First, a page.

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Making Aquabike a "Thing"...

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Over burrito bowls at Qdoba in Brooklyn Center, Heart of the Lakes race director Jeff Holmberg, a truly cool guy who met golf legend Gary Player once (photo), and another guy discussed the state of triathlon in Minnesota. More specifically, they talked about declining enrollment at races and what can be done to revitalize the scene. Both were heartened that most, if not all, of our state's race directors are discussing this and want to do whatever is necessary to rebuild the sport.

Jeff and the guy discussed:

  • The good work that Greg Dummer and Laura Swartz are doing with their new Facebook page: Tri It Up North (Check it out, if you haven't done so already!)

  • The cost of producing events vs. the cost of participation.

  • The effect of long distance emphasis on sprint and Olympic enrollments.

  • The athlete's responsibility to introduce others to the lifestyle.

  • Minnesota's dedicated Ironman participants, the group who train exclusively for and participate in 140.6s, all of which are staged outside of Minnesota.

  • The behavior of “new” triathletes, who appear to race less often than their veteran peers, and are more likely to have a recreational approach to the sport, rather than adopting it as a lifestyle.

  • Getting those who race infrequently to add a race or two to their schedules.

  • The apparent imbalance between the arrival of new triathletes—those that have come to the sport in the last 5-6 years—and the exit of older ones....

Travel Advice From a Smart Guy...

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By Matt Dixon (usatriathlon.org)

 

Long gone are the days when flying was fun!

Or so we’re told by those who remember the days of in-flight meals and sharp-dressed passengers. Today, flying is downright unpleasant. For athletes, getting from city to city can cause huge disruptions to workout schedules, recovery, sleeping and eating schedules not to mention suffering through flight delays and cramped conditions.

From choosing flight times to dealing with delays, reducing swelling and flight fatigue, Matt Dixon’s book "Fast-Track Triathlete" offers two dozen smart ways athletes can ensure that air travel impacts them less. Here are eight travel tips for athletes to make your next flight more “Meh” and less, “Argh!”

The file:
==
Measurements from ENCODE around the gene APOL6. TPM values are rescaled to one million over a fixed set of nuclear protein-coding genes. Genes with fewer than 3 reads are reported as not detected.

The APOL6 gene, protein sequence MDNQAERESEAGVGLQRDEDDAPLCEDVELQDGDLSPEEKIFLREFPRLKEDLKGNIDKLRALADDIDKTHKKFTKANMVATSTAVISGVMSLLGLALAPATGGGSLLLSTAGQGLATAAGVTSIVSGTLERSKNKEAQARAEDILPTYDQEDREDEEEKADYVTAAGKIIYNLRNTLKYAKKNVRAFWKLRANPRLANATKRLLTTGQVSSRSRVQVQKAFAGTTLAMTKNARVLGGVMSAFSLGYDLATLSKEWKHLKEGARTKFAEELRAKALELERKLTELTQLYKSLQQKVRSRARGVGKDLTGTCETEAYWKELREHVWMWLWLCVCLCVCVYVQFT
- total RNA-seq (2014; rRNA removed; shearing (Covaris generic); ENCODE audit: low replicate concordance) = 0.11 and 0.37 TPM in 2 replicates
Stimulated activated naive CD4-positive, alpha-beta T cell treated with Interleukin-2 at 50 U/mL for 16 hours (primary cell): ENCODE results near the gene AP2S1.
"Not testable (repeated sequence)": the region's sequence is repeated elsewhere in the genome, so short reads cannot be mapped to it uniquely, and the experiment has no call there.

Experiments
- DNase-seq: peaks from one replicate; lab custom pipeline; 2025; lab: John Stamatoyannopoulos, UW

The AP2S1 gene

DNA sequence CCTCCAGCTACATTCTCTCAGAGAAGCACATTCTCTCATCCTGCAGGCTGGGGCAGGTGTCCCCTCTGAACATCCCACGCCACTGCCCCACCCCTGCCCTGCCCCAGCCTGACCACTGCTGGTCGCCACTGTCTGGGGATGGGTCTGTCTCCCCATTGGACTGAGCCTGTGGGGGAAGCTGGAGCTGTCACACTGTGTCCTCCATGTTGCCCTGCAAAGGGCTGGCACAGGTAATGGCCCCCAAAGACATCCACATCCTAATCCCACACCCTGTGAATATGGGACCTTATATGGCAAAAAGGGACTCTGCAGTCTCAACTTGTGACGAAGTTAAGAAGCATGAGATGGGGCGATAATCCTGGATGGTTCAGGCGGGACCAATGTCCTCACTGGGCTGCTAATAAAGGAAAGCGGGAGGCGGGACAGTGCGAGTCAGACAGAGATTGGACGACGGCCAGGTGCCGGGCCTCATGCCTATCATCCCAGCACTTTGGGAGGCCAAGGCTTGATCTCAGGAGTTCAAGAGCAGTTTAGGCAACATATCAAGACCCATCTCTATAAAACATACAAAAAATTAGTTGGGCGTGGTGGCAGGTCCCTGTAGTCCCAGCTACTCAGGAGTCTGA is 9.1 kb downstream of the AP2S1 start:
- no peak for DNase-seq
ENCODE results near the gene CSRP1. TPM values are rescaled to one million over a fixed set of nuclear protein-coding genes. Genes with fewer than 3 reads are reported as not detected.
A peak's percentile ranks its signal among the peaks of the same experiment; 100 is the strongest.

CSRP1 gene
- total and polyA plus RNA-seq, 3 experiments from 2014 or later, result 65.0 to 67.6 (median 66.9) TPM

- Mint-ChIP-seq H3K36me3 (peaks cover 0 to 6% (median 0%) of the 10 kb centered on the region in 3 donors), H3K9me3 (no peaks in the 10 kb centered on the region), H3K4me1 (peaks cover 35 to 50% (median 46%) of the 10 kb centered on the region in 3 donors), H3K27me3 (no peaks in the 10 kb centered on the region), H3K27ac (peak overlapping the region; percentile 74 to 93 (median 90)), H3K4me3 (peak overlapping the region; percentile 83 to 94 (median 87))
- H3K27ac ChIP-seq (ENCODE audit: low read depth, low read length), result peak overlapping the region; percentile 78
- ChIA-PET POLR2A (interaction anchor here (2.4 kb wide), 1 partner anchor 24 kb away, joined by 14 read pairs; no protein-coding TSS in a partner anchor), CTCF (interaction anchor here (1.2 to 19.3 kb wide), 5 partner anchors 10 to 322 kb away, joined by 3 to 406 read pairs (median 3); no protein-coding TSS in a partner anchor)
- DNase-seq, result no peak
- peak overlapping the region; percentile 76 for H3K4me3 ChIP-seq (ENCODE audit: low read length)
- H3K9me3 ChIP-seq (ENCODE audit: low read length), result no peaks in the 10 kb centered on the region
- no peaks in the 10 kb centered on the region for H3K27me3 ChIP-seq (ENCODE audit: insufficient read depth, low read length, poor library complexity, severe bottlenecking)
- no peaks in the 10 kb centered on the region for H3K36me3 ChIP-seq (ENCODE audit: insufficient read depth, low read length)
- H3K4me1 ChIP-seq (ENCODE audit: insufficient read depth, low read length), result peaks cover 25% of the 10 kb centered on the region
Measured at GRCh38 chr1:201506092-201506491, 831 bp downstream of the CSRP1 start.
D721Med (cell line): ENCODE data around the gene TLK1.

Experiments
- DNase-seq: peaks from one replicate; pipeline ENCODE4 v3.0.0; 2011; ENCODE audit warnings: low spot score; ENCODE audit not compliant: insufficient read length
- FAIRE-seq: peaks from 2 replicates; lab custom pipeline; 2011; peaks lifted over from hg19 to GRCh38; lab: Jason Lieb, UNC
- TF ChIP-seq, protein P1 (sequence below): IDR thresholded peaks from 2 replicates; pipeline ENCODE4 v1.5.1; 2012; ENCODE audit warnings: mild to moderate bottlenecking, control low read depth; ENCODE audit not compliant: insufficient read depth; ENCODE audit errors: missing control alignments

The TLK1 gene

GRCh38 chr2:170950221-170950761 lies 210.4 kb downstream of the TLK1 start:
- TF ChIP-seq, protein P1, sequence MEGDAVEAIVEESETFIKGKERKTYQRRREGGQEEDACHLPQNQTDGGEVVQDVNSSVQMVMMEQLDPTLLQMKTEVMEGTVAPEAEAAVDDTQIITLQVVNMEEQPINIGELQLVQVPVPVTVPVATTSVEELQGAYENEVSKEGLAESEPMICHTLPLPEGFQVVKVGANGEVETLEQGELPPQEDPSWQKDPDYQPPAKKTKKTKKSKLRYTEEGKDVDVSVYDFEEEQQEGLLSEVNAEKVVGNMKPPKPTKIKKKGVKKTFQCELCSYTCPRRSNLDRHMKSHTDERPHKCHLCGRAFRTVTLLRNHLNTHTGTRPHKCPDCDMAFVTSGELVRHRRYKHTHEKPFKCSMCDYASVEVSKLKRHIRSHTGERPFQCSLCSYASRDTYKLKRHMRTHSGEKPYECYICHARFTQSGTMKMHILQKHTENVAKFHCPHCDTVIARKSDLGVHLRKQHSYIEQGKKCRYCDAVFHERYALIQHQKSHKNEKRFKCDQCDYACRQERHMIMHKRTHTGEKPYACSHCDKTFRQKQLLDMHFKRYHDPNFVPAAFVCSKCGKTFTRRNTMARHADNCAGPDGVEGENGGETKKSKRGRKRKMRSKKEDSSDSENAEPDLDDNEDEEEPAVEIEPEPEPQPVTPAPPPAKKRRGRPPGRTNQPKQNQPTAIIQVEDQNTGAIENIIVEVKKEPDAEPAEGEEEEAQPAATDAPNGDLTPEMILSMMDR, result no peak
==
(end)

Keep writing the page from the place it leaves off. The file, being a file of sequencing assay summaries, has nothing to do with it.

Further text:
Maintaining Nutrition and Hydration

Make it your mission to be appropriately fed, hydrated, rested, and as limber as possible. However, you don’t want to consume too many calories. Going into a flight even a little bit hungry or semi-fasting is preferable to eating heavy foods like a burger and fries or fish and chips at the airport....

Full Effort...

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By Denton Ketels (Magazine.grinnell.edu)
 
Madeleine Pesch ’16 likes to joke that she would never have found Grinnell if it weren’t for the “amazing pool” she first saw in a swimming-and-diving brochure. She went on to record plenty of stellar accomplishments in the Russell K. Osgood pool during her four years, but the double major in chemistry and gender, women’s, and sexuality studies (GWSS) meant taking academics just as seriously. Pesch’s balanced effort won her both the Honor G Scholastic Award and the President’s Medal, which is presented annually to the senior who exemplifies the ideal Grinnell student in terms of scholarship, leadership, poise, maturity, responsibility, and service....

In Defense of Late Sleepers...

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By Kelly O'Mara, aka the "Salty Triathlete" (triathlete.com)

 

Every weekend, some friend texts me wanting to meet at 7 a.m. (or, God forbid, earlier) for a ride. No, just no. It is Sunday. I am sleeping and riding at a reasonable hour. Like 10 a.m.

You’re laughing. You’re thinking, “10 a.m. is ridiculous, lazy, everyone knows you have to ride earlier than that. Who does this girl think she is?” I know you’re thinking that because everyone thinks that, because we’ve all been conditioned to believe earlier is better.

We think of early risers as go-getters, hard workers. We cajole people not to waste their days, and we wrap it up in a sense of moral superiority. Studies have found those who arrive at offices earlier are perceived as better employees—even if they’re working the same total number of hours at the late risers. Built into our society is the adage: “The early bird gets the worm.” There’s no saying like, “The worm would probably be better off sleeping in.”  ...

Overtrained? Eat More!

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Use these three simple but effective nutrition changes to help dig yourself out of a hole.

 

By Jeff Gaudette (triathlete.com)

 

If you’re a fairly serious athlete, you’re bound to go through periods in your training cycle when you over do it. Even elite athletes, who have coaches literally monitoring almost every step they take, can fall into the trap of training too hard and pushing their body beyond its limits.

 

While finding the perfect balance between putting in the necessary miles and allowing for proper recovery is the Holy Grail, the reality is that many often overstep the tight rope that is optimal training and find themselves bordering on being overtrained and desperate for recovery....

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